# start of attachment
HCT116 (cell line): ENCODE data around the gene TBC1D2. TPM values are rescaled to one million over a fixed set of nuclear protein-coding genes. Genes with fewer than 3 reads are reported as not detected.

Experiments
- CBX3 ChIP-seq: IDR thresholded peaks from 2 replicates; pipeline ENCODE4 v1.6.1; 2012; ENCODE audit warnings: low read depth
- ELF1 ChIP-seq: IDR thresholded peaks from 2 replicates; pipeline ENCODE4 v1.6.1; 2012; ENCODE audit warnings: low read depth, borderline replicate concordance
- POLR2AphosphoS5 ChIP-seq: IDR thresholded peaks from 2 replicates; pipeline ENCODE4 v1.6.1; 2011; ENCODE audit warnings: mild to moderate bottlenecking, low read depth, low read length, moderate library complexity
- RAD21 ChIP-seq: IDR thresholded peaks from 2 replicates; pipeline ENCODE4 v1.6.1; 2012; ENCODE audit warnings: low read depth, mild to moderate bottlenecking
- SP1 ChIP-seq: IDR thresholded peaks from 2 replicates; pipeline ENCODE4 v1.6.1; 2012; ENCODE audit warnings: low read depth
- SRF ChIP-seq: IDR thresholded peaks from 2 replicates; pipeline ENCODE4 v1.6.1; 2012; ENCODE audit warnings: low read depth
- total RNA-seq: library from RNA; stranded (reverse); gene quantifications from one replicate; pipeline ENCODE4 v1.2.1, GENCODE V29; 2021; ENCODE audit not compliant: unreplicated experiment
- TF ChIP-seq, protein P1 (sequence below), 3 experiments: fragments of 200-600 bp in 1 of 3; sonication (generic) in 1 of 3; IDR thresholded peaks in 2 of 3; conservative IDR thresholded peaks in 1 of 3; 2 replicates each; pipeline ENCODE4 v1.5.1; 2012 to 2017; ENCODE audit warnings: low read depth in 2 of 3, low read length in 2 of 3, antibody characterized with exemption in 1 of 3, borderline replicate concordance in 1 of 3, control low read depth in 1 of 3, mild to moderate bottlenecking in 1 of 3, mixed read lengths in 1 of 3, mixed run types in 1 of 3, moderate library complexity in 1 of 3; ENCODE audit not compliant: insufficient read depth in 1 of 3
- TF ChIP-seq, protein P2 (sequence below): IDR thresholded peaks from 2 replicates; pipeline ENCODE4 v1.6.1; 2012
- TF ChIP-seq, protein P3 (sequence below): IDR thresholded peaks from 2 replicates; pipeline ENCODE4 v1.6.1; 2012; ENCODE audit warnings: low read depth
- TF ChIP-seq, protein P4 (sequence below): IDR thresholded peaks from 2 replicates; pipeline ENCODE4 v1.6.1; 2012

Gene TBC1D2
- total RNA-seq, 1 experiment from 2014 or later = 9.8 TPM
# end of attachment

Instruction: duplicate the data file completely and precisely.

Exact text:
HCT116 (cell line): ENCODE data around the gene TBC1D2. TPM values are rescaled to one million over a fixed set of nuclear protein-coding genes. Genes with fewer than 3 reads are reported as not detected.

Experiments
- CBX3 ChIP-seq: IDR thresholded peaks from 2 replicates; pipeline ENCODE4 v1.6.1; 2012; ENCODE audit warnings: low read depth
- ELF1 ChIP-seq: IDR thresholded peaks from 2 replicates; pipeline ENCODE4 v1.6.1; 2012; ENCODE audit warnings: low read depth, borderline replicate concordance
- POLR2AphosphoS5 ChIP-seq: IDR thresholded peaks from 2 replicates; pipeline ENCODE4 v1.6.1; 2011; ENCODE audit warnings: mild to moderate bottlenecking, low read depth, low read length, moderate library complexity
- RAD21 ChIP-seq: IDR thresholded peaks from 2 replicates; pipeline ENCODE4 v1.6.1; 2012; ENCODE audit warnings: low read depth, mild to moderate bottlenecking
- SP1 ChIP-seq: IDR thresholded peaks from 2 replicates; pipeline ENCODE4 v1.6.1; 2012; ENCODE audit warnings: low read depth
- SRF ChIP-seq: IDR thresholded peaks from 2 replicates; pipeline ENCODE4 v1.6.1; 2012; ENCODE audit warnings: low read depth
- total RNA-seq: library from RNA; stranded (reverse); gene quantifications from one replicate; pipeline ENCODE4 v1.2.1, GENCODE V29; 2021; ENCODE audit not compliant: unreplicated experiment
- TF ChIP-seq, protein P1 (sequence below), 3 experiments: fragments of 200-600 bp in 1 of 3; sonication (generic) in 1 of 3; IDR thresholded peaks in 2 of 3; conservative IDR thresholded peaks in 1 of 3; 2 replicates each; pipeline ENCODE4 v1.5.1; 2012 to 2017; ENCODE audit warnings: low read depth in 2 of 3, low read length in 2 of 3, antibody characterized with exemption in 1 of 3, borderline replicate concordance in 1 of 3, control low read depth in 1 of 3, mild to moderate bottlenecking in 1 of 3, mixed read lengths in 1 of 3, mixed run types in 1 of 3, moderate library complexity in 1 of 3; ENCODE audit not compliant: insufficient read depth in 1 of 3
- TF ChIP-seq, protein P2 (sequence below): IDR thresholded peaks from 2 replicates; pipeline ENCODE4 v1.6.1; 2012
- TF ChIP-seq, protein P3 (sequence below): IDR thresholded peaks from 2 replicates; pipeline ENCODE4 v1.6.1; 2012; ENCODE audit warnings: low read depth
- TF ChIP-seq, protein P4 (sequence below): IDR thresholded peaks from 2 replicates; pipeline ENCODE4 v1.6.1; 2012

Gene TBC1D2
- total RNA-seq, 1 experiment from 2014 or later = 9.8 TPM